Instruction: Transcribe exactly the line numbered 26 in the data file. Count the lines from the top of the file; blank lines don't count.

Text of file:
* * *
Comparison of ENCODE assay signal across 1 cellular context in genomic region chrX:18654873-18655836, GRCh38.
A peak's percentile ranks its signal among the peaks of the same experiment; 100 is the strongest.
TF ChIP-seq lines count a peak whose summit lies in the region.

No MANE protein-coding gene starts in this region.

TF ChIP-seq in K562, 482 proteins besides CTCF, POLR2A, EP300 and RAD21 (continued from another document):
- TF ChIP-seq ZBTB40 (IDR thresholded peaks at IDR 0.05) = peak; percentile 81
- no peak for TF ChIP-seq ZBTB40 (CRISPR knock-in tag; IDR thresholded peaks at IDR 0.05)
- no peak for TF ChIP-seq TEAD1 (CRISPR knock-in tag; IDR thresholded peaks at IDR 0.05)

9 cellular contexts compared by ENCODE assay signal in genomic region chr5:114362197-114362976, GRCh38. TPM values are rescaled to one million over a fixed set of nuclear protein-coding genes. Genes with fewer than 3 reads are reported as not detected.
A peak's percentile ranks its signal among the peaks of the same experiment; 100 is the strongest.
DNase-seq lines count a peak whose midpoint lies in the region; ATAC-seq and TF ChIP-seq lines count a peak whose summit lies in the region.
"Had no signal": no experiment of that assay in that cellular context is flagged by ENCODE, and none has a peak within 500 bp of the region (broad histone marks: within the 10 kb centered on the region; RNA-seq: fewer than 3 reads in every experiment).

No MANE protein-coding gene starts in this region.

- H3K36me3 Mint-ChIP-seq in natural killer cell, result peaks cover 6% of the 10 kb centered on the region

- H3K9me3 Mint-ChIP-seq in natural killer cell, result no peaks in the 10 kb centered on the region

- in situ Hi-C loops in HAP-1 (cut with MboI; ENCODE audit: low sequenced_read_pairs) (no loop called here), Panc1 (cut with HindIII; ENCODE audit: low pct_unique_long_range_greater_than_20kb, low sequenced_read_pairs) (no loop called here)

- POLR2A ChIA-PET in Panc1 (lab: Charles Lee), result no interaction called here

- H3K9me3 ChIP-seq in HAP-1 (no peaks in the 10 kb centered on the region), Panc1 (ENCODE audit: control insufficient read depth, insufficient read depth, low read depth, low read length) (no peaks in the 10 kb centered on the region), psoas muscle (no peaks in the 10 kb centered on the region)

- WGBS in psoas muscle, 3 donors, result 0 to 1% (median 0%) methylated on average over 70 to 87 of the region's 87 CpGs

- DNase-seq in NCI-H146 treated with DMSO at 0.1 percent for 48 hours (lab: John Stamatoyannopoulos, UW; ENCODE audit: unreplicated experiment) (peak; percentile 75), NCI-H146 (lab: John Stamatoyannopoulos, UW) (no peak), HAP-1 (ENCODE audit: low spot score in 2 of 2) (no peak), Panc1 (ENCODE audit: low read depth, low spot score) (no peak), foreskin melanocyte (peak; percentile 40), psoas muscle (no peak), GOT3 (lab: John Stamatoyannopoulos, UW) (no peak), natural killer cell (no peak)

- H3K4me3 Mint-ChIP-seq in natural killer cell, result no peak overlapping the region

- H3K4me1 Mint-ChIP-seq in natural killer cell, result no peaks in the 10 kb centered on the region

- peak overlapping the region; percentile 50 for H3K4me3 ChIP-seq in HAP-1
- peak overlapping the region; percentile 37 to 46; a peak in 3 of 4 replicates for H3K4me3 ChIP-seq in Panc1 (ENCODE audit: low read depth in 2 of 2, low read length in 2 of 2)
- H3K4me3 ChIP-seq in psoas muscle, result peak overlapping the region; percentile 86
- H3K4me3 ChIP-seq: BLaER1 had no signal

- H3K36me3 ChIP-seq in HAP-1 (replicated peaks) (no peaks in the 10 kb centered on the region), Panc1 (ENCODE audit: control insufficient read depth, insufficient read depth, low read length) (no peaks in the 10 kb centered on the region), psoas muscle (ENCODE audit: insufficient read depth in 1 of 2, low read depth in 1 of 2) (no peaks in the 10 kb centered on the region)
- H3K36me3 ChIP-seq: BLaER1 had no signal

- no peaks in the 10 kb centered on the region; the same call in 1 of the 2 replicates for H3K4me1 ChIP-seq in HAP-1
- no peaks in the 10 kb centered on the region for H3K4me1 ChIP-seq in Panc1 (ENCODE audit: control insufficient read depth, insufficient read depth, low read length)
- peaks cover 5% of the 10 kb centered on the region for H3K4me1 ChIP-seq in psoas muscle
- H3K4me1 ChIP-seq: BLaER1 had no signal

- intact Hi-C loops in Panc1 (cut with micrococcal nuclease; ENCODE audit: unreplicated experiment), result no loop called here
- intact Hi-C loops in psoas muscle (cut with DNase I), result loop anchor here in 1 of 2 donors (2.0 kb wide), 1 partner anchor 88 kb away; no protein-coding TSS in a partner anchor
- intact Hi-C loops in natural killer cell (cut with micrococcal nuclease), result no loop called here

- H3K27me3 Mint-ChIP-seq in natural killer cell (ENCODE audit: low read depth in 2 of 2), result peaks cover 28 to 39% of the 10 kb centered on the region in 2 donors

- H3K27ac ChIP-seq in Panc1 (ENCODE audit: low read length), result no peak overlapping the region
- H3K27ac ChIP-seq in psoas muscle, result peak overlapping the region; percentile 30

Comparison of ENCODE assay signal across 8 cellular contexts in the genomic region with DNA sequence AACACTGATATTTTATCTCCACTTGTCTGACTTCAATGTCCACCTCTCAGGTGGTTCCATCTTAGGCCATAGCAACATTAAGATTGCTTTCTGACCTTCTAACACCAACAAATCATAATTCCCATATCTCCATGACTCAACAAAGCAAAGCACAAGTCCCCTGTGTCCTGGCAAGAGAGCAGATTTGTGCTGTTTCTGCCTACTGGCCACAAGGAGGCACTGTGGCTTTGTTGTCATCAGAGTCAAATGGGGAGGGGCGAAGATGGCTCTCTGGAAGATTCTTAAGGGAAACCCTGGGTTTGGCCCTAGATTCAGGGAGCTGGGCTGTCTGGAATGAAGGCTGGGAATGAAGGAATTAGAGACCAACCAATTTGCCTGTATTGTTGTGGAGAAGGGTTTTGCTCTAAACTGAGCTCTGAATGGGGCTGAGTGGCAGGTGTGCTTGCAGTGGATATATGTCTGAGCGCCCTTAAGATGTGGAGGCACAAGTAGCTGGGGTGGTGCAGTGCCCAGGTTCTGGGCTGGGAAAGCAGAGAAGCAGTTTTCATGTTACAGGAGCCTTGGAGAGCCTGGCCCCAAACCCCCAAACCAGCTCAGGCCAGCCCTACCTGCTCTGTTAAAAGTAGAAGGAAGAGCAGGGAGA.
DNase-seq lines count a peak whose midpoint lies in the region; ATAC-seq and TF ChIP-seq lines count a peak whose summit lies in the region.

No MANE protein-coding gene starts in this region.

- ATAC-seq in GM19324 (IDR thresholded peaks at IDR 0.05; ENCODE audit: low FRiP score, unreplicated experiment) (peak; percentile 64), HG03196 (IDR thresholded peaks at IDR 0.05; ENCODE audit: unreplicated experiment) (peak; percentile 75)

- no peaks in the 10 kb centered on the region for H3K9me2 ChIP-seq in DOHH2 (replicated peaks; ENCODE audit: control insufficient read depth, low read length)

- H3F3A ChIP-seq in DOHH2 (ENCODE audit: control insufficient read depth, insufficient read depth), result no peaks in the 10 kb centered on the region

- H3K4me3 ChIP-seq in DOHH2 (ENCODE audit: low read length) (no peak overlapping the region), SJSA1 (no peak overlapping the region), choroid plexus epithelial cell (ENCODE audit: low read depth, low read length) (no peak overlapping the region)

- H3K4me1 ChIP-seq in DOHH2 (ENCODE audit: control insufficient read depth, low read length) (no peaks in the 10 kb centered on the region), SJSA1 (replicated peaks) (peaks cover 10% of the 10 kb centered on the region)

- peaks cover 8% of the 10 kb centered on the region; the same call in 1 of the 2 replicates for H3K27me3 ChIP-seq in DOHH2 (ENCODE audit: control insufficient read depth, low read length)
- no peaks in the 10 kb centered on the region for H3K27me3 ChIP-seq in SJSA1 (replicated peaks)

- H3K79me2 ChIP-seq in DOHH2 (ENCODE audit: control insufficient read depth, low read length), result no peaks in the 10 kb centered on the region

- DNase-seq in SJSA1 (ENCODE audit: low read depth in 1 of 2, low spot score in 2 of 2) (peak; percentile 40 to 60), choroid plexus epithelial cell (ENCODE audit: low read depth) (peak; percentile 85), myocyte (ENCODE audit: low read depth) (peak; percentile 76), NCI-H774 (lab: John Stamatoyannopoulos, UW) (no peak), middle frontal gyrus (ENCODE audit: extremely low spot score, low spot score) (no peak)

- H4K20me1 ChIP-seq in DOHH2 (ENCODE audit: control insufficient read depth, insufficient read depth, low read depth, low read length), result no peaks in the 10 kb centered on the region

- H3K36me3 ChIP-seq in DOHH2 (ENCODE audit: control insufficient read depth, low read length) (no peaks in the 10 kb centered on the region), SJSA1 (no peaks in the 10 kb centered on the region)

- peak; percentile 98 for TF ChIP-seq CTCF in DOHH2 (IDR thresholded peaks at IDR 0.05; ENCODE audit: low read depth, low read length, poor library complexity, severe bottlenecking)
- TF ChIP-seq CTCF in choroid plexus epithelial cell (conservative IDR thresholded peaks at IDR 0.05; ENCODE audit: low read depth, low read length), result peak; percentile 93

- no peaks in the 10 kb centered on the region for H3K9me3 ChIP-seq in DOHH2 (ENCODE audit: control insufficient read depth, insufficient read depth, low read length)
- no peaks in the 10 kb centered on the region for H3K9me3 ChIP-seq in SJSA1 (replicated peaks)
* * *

- H3K4me3 ChIP-seq: BLaER1 had no signal